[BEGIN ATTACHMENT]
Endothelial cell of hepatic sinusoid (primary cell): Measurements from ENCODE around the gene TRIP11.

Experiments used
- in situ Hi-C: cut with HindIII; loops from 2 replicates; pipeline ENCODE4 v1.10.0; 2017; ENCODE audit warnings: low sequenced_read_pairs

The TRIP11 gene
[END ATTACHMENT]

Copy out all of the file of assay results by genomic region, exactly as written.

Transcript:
Endothelial cell of hepatic sinusoid (primary cell): Measurements from ENCODE around the gene TRIP11.

Experiments used
- in situ Hi-C: cut with HindIII; loops from 2 replicates; pipeline ENCODE4 v1.10.0; 2017; ENCODE audit warnings: low sequenced_read_pairs

The TRIP11 gene